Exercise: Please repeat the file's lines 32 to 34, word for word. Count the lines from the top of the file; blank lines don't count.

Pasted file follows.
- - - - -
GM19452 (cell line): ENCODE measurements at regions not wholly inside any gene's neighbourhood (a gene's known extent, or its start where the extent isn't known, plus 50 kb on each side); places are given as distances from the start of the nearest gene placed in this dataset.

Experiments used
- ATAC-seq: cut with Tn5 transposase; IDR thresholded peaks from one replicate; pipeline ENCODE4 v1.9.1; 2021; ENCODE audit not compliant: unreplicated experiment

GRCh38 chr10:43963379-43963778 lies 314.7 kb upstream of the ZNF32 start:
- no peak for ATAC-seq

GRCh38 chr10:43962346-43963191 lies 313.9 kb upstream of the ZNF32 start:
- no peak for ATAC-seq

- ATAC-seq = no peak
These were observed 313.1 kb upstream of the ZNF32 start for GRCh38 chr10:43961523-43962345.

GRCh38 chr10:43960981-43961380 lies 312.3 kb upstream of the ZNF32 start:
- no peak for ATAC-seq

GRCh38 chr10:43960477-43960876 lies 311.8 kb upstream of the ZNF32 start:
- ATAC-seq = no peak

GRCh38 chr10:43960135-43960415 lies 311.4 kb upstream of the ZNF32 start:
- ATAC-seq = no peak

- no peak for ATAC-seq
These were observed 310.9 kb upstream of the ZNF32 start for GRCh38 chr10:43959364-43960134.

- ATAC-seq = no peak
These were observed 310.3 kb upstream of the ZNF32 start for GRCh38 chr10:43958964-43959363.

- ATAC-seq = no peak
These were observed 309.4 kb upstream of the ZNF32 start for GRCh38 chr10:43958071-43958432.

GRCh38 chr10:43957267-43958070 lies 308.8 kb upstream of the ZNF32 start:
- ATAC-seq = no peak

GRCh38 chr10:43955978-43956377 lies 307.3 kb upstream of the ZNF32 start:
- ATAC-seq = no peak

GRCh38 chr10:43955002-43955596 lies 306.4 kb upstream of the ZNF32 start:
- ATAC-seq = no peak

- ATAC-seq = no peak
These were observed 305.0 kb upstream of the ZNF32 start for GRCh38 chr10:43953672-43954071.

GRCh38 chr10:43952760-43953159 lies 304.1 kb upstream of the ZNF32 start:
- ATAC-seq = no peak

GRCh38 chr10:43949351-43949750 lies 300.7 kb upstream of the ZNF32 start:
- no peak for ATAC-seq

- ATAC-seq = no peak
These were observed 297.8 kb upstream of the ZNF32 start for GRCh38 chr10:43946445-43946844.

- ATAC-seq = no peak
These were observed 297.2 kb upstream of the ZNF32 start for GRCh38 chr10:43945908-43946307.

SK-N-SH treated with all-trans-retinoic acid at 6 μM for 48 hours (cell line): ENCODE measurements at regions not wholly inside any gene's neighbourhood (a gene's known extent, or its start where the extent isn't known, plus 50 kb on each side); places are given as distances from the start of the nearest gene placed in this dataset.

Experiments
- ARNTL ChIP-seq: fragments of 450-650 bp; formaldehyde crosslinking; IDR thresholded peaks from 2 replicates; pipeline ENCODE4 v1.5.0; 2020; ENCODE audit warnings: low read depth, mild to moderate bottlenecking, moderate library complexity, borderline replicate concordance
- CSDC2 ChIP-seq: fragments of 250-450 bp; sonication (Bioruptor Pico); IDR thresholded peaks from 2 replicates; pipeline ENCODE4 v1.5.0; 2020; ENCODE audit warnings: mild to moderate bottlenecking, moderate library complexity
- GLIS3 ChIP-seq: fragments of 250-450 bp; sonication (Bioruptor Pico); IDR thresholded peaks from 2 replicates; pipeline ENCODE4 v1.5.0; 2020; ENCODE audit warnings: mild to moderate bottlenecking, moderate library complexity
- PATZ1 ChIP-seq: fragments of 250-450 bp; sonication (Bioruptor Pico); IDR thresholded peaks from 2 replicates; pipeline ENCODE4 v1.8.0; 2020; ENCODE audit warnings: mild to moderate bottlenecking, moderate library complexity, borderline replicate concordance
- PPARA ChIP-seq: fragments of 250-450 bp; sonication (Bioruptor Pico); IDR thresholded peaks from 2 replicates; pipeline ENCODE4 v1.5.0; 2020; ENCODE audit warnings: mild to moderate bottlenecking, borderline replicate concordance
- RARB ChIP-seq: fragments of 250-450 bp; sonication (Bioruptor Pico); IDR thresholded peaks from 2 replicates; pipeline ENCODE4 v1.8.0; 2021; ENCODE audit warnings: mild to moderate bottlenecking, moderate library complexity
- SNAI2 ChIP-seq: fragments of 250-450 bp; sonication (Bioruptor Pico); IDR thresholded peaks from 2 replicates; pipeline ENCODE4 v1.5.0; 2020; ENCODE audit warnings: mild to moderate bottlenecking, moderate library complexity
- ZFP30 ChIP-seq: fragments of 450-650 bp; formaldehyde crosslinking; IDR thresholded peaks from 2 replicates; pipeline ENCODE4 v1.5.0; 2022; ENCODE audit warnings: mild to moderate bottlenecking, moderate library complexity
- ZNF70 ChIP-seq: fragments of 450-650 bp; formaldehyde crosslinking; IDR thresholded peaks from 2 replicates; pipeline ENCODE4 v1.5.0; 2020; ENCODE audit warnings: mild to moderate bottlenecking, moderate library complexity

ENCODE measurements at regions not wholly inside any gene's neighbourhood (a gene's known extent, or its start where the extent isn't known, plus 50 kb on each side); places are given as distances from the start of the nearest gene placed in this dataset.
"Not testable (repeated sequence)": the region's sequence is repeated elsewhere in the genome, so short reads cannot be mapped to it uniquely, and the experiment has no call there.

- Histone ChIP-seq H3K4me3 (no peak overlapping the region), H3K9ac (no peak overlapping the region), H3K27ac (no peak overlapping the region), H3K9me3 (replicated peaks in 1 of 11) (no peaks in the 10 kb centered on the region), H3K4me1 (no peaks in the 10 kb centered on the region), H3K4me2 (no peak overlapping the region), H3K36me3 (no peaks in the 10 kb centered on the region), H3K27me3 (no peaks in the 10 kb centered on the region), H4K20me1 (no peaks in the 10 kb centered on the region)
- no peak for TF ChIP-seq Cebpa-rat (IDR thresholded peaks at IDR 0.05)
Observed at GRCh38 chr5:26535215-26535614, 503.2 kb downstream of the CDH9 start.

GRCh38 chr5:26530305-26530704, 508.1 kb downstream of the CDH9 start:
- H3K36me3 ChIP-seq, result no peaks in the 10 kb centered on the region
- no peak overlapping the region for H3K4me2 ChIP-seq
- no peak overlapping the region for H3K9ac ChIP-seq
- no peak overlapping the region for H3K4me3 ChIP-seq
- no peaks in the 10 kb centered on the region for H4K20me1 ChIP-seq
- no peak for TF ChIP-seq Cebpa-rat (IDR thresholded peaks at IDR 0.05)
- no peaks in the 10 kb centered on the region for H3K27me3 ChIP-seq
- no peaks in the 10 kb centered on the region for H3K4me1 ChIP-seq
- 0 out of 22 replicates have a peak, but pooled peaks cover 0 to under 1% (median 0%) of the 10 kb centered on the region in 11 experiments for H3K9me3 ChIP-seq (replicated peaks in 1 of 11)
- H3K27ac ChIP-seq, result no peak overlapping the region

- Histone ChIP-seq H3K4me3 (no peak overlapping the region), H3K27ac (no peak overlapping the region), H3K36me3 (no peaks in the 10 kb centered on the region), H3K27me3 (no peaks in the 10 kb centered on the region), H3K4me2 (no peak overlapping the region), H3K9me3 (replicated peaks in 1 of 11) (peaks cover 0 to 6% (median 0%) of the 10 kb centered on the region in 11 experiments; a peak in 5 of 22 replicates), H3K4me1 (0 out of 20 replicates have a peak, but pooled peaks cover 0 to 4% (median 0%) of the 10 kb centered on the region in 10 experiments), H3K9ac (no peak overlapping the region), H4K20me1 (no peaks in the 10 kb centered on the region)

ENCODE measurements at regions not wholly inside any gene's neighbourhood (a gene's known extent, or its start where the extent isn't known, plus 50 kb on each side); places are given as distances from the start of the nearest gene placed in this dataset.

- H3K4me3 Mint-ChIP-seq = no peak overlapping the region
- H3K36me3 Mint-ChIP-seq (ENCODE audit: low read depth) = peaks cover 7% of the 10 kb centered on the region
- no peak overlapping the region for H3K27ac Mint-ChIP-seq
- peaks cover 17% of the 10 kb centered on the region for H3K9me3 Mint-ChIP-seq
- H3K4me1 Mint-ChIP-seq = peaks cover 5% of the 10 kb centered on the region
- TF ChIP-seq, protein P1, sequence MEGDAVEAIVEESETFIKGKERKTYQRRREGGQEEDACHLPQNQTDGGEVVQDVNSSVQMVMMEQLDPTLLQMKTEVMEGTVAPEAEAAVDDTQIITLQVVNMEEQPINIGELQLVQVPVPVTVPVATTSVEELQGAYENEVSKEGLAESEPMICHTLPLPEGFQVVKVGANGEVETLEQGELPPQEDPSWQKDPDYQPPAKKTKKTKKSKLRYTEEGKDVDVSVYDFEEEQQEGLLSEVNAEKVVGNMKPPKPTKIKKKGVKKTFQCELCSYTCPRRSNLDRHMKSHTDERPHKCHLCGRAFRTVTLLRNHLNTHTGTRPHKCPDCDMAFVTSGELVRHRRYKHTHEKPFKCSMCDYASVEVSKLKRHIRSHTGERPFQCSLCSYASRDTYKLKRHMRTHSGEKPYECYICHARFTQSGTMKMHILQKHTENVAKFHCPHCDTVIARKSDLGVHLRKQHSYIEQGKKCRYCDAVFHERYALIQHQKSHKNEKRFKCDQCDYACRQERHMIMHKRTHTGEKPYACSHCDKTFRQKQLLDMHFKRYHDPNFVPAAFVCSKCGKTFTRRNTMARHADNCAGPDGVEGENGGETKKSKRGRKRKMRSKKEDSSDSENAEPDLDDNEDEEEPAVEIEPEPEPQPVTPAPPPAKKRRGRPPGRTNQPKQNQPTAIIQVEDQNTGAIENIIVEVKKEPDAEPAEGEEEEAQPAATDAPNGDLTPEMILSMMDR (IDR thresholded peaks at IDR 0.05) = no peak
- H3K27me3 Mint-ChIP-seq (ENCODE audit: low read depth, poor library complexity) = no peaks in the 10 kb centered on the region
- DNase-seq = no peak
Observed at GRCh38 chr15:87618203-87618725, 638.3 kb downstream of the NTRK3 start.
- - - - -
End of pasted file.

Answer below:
GRCh38 chr10:43949351-43949750 lies 300.7 kb upstream of the ZNF32 start:
- no peak for ATAC-seq

- ATAC-seq = no peak